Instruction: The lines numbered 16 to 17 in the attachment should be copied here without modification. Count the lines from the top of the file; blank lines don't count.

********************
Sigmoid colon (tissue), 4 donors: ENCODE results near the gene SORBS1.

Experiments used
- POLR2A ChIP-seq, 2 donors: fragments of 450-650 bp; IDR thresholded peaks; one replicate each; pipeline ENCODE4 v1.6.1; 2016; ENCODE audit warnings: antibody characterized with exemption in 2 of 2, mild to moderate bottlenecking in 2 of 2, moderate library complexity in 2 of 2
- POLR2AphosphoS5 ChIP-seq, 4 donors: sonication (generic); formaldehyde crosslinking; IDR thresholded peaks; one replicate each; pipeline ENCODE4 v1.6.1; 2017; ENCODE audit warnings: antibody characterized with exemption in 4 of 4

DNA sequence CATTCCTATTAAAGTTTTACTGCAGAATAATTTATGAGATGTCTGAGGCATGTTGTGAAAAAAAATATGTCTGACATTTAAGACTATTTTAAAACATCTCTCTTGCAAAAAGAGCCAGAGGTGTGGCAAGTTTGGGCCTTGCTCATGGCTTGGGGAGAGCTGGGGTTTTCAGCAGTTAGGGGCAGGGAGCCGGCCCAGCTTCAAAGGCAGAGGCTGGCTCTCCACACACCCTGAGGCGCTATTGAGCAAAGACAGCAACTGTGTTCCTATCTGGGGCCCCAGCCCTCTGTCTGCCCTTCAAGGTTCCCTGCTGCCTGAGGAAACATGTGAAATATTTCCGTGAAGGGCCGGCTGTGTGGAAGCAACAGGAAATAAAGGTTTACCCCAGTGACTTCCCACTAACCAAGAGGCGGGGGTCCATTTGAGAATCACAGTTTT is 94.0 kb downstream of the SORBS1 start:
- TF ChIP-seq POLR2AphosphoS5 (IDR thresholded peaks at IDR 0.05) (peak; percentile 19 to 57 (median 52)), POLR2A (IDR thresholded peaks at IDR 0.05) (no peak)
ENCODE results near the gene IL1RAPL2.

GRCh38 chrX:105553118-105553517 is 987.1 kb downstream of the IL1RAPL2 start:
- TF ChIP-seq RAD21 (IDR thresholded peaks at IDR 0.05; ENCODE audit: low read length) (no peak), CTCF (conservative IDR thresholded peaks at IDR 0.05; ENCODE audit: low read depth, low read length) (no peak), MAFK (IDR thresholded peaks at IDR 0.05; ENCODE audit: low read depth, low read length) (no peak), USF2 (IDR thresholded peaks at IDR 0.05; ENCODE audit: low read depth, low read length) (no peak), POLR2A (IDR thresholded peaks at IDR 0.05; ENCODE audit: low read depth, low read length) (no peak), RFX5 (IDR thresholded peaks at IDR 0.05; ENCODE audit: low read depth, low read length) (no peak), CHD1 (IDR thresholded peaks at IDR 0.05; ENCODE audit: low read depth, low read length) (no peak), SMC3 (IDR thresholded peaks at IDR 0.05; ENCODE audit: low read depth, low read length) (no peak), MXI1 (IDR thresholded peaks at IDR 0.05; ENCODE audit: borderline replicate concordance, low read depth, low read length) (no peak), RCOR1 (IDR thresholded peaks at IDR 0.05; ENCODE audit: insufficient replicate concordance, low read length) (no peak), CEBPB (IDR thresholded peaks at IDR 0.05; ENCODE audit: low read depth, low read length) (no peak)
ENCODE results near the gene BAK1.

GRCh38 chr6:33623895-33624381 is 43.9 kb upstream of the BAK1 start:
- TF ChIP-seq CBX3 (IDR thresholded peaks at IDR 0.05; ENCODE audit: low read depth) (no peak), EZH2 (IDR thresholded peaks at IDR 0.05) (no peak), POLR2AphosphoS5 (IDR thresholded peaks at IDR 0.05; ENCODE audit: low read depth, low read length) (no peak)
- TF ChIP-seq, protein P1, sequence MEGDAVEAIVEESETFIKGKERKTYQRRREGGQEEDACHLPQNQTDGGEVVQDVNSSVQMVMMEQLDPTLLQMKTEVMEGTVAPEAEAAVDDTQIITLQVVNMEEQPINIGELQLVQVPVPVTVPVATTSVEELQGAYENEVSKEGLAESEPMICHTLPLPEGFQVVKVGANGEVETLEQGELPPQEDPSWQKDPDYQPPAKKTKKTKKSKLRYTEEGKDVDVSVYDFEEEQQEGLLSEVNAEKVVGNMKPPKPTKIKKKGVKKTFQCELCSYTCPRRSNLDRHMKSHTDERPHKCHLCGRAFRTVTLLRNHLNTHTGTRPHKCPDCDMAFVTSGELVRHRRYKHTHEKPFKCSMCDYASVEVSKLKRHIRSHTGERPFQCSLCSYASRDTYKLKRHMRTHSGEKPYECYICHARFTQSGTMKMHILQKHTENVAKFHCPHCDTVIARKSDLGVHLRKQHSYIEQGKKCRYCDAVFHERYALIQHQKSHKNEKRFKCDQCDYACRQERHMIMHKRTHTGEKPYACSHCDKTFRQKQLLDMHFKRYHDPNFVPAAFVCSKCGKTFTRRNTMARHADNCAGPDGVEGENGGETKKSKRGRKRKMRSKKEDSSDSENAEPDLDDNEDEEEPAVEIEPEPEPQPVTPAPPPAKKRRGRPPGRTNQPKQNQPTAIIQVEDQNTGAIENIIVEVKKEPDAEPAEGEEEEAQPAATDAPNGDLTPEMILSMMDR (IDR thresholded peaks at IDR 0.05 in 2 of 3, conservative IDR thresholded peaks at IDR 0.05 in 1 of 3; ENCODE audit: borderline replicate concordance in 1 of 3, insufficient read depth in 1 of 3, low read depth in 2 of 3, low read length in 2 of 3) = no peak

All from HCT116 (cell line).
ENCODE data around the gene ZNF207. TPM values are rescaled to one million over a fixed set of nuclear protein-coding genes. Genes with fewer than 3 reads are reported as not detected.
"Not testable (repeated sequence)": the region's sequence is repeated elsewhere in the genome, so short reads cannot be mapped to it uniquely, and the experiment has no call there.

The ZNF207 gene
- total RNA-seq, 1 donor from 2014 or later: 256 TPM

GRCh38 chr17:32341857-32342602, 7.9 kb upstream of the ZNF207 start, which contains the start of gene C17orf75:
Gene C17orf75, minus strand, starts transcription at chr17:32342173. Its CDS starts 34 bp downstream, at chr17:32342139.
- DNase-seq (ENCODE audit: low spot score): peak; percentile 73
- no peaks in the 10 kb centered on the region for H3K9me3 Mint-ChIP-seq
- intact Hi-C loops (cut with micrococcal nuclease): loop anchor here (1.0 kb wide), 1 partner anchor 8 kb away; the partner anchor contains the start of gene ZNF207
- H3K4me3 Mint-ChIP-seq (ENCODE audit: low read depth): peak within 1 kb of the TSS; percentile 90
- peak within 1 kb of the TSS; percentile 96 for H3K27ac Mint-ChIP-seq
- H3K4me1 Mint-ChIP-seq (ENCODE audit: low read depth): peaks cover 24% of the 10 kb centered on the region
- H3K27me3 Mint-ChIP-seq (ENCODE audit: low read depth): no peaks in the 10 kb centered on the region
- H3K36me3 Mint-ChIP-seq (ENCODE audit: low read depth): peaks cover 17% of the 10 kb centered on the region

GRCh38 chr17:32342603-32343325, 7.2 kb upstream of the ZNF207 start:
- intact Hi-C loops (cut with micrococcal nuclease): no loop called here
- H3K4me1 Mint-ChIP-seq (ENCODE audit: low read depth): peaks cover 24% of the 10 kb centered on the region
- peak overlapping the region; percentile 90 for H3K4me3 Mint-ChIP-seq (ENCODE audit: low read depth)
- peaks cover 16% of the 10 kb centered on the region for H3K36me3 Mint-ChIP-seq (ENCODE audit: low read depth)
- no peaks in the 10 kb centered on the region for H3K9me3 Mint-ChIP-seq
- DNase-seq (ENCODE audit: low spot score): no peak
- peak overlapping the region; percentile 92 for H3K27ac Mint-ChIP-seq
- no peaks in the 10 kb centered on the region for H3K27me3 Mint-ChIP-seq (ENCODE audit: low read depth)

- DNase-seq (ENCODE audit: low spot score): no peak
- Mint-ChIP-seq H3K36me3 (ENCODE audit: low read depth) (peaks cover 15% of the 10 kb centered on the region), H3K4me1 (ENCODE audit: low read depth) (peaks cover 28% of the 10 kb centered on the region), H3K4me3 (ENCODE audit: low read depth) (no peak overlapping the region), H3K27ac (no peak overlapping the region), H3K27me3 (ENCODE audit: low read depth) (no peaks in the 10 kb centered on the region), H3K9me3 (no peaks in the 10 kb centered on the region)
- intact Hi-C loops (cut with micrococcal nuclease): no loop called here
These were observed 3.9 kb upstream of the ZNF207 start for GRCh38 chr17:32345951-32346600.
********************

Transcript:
"Not testable (repeated sequence)": the region's sequence is repeated elsewhere in the genome, so short reads cannot be mapped to it uniquely, and the experiment has no call there.

The ZNF207 gene